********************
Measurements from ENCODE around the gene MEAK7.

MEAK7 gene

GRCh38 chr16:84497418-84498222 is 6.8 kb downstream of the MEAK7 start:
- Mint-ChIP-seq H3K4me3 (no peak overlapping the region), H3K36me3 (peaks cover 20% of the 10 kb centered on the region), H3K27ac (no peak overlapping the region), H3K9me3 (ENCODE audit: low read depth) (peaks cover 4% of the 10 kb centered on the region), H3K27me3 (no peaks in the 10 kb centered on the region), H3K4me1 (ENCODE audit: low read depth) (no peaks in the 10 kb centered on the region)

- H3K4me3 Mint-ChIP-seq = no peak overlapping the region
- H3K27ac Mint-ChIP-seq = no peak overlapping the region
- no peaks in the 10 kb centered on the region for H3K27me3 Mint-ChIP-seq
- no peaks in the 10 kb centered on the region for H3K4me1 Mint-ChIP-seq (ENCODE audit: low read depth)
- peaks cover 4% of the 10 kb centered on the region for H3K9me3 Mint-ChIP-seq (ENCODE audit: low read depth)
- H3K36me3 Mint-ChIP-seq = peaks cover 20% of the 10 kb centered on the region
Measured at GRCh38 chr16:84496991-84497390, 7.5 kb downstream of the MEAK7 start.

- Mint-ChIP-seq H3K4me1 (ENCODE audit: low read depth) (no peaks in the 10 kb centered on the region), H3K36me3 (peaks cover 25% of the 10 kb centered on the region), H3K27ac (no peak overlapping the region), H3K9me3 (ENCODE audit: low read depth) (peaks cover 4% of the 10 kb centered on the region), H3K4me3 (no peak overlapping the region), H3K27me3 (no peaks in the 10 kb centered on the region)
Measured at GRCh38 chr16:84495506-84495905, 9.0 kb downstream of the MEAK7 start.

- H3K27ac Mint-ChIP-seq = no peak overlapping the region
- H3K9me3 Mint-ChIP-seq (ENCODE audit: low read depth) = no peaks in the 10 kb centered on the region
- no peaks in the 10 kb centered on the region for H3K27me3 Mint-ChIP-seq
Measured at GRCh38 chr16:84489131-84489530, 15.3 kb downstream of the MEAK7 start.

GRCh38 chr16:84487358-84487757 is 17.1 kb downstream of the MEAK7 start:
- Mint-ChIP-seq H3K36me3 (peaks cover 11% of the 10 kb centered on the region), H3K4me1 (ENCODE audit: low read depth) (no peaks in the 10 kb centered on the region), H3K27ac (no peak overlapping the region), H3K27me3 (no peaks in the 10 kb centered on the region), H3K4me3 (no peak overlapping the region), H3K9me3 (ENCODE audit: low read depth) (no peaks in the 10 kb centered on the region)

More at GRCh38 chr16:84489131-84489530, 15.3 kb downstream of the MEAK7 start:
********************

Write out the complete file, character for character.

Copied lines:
Measurements from ENCODE around the gene MEAK7.

MEAK7 gene

GRCh38 chr16:84497418-84498222 is 6.8 kb downstream of the MEAK7 start:
- Mint-ChIP-seq H3K4me3 (no peak overlapping the region), H3K36me3 (peaks cover 20% of the 10 kb centered on the region), H3K27ac (no peak overlapping the region), H3K9me3 (ENCODE audit: low read depth) (peaks cover 4% of the 10 kb centered on the region), H3K27me3 (no peaks in the 10 kb centered on the region), H3K4me1 (ENCODE audit: low read depth) (no peaks in the 10 kb centered on the region)

- H3K4me3 Mint-ChIP-seq = no peak overlapping the region
- H3K27ac Mint-ChIP-seq = no peak overlapping the region
- no peaks in the 10 kb centered on the region for H3K27me3 Mint-ChIP-seq
- no peaks in the 10 kb centered on the region for H3K4me1 Mint-ChIP-seq (ENCODE audit: low read depth)
- peaks cover 4% of the 10 kb centered on the region for H3K9me3 Mint-ChIP-seq (ENCODE audit: low read depth)
- H3K36me3 Mint-ChIP-seq = peaks cover 20% of the 10 kb centered on the region
Measured at GRCh38 chr16:84496991-84497390, 7.5 kb downstream of the MEAK7 start.

- Mint-ChIP-seq H3K4me1 (ENCODE audit: low read depth) (no peaks in the 10 kb centered on the region), H3K36me3 (peaks cover 25% of the 10 kb centered on the region), H3K27ac (no peak overlapping the region), H3K9me3 (ENCODE audit: low read depth) (peaks cover 4% of the 10 kb centered on the region), H3K4me3 (no peak overlapping the region), H3K27me3 (no peaks in the 10 kb centered on the region)
Measured at GRCh38 chr16:84495506-84495905, 9.0 kb downstream of the MEAK7 start.

- H3K27ac Mint-ChIP-seq = no peak overlapping the region
- H3K9me3 Mint-ChIP-seq (ENCODE audit: low read depth) = no peaks in the 10 kb centered on the region
- no peaks in the 10 kb centered on the region for H3K27me3 Mint-ChIP-seq
Measured at GRCh38 chr16:84489131-84489530, 15.3 kb downstream of the MEAK7 start.

GRCh38 chr16:84487358-84487757 is 17.1 kb downstream of the MEAK7 start:
- Mint-ChIP-seq H3K36me3 (peaks cover 11% of the 10 kb centered on the region), H3K4me1 (ENCODE audit: low read depth) (no peaks in the 10 kb centered on the region), H3K27ac (no peak overlapping the region), H3K27me3 (no peaks in the 10 kb centered on the region), H3K4me3 (no peak overlapping the region), H3K9me3 (ENCODE audit: low read depth) (no peaks in the 10 kb centered on the region)

More at GRCh38 chr16:84489131-84489530, 15.3 kb downstream of the MEAK7 start: